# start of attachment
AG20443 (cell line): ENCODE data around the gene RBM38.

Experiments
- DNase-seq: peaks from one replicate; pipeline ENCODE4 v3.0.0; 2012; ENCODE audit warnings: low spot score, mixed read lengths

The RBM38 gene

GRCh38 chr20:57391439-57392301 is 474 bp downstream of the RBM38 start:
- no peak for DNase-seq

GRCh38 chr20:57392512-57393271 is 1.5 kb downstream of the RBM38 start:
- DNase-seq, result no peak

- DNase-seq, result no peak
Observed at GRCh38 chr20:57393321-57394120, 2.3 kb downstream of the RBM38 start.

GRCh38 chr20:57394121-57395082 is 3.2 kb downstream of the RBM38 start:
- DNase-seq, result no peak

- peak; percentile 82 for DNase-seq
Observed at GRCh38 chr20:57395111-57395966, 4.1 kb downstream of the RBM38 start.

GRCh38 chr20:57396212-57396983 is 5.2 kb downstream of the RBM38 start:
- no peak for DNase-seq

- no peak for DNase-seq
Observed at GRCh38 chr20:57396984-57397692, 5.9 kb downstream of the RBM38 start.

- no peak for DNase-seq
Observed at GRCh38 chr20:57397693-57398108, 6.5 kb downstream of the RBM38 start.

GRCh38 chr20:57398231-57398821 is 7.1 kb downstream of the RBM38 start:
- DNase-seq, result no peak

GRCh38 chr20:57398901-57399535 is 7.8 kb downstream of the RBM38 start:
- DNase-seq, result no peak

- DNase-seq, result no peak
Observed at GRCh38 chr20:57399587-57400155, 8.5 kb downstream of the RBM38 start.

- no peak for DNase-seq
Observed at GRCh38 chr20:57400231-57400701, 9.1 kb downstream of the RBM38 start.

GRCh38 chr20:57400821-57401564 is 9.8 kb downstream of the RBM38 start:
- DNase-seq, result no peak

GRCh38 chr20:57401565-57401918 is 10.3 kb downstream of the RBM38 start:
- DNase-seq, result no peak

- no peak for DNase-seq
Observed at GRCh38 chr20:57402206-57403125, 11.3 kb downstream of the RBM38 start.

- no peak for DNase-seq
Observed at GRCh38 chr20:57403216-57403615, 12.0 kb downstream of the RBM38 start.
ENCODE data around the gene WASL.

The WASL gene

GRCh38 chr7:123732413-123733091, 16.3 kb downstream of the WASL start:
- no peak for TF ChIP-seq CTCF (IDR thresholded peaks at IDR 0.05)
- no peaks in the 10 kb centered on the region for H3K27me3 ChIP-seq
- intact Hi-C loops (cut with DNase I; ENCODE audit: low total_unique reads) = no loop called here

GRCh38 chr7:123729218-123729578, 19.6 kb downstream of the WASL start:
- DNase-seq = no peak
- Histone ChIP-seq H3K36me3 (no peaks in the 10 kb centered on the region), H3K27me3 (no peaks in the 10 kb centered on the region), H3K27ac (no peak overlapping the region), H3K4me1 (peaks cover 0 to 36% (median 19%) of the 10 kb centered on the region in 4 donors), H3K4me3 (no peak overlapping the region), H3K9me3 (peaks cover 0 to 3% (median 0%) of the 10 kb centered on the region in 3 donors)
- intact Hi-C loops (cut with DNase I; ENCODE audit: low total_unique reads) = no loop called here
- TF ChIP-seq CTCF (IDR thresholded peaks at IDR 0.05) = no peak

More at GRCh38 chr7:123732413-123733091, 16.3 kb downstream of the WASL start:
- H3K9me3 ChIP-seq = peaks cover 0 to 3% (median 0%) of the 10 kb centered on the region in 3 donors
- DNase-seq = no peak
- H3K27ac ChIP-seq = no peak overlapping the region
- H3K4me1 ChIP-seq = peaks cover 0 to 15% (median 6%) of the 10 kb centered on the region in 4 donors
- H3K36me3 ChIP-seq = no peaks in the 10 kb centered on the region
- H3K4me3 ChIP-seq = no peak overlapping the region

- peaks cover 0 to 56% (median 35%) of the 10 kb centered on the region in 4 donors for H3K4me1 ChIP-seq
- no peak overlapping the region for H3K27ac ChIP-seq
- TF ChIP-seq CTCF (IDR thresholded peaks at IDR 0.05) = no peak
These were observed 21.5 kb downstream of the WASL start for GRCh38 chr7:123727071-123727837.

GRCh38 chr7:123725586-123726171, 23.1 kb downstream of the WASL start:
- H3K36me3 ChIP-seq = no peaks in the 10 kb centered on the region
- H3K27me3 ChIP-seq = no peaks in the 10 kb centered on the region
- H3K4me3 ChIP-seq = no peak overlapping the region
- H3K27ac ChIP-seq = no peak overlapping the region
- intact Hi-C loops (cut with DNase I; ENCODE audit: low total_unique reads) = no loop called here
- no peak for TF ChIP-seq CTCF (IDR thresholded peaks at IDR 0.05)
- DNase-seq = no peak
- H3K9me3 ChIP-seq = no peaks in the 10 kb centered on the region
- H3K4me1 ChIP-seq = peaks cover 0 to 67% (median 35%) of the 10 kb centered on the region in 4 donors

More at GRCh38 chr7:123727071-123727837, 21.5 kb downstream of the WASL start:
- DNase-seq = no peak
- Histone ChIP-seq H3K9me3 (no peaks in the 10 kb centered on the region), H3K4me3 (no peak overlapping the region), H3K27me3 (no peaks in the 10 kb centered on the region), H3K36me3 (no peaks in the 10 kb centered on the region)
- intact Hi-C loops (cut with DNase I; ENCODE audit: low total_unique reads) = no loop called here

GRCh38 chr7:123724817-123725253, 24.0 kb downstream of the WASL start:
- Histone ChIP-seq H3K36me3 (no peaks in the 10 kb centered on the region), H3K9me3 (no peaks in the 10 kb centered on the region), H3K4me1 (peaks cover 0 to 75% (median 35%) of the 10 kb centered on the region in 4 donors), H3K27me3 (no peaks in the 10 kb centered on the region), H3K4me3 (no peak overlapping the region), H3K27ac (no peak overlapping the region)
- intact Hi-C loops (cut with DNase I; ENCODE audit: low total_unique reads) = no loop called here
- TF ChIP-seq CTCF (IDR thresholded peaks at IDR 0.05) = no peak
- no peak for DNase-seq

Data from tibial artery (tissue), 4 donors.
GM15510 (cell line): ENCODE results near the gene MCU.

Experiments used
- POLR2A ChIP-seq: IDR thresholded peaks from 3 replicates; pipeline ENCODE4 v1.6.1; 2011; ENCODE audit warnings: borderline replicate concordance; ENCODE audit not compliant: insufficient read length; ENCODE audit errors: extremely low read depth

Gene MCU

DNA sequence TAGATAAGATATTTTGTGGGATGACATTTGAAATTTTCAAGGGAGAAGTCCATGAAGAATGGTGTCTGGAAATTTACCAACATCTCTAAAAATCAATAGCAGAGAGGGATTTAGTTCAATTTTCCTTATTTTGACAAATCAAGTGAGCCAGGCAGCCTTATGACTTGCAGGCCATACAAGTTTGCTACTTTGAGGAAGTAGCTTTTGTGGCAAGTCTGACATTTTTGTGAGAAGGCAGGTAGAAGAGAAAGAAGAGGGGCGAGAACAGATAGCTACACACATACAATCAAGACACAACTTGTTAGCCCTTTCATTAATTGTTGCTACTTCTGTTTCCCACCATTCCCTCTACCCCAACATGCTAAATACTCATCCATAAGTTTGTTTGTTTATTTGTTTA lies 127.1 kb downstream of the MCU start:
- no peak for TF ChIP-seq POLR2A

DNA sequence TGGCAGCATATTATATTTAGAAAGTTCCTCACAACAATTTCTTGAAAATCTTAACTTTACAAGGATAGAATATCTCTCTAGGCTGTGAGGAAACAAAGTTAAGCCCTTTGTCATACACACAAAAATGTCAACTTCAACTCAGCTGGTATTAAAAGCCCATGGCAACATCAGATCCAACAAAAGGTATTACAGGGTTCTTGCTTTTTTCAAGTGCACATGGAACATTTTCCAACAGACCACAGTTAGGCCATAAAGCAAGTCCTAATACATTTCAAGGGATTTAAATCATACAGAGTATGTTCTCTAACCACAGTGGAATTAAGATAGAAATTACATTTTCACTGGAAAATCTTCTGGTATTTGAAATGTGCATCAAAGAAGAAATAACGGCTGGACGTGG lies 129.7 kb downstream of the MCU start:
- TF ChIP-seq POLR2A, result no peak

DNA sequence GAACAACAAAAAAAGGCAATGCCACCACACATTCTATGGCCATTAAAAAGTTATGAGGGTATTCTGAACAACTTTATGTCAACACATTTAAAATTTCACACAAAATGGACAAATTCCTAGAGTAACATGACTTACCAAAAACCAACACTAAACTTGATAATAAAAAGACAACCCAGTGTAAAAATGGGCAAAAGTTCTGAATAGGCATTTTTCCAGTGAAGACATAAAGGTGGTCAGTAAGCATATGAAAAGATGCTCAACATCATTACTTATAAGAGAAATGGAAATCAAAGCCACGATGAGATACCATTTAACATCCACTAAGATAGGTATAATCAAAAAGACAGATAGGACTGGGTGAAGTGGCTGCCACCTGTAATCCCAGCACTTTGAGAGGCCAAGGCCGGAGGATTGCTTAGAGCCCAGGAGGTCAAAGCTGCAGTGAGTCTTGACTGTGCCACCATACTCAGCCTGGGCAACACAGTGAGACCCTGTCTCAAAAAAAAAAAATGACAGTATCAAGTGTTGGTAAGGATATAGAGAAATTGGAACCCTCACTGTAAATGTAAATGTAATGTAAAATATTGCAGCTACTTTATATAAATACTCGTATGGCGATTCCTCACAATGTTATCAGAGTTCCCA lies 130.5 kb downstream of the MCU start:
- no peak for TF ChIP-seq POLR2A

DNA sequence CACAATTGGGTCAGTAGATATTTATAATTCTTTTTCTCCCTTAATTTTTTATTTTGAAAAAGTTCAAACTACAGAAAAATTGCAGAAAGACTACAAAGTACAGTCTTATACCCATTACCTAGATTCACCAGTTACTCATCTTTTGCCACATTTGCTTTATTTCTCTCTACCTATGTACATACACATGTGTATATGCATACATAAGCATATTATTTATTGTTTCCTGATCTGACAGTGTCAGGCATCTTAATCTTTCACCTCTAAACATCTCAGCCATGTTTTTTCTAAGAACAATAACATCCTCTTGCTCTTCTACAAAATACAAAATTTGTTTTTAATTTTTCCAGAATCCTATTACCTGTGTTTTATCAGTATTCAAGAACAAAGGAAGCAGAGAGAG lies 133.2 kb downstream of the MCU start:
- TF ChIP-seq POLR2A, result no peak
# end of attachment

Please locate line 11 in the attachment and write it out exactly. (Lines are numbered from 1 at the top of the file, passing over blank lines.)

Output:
GRCh38 chr20:57394121-57395082 is 3.2 kb downstream of the RBM38 start: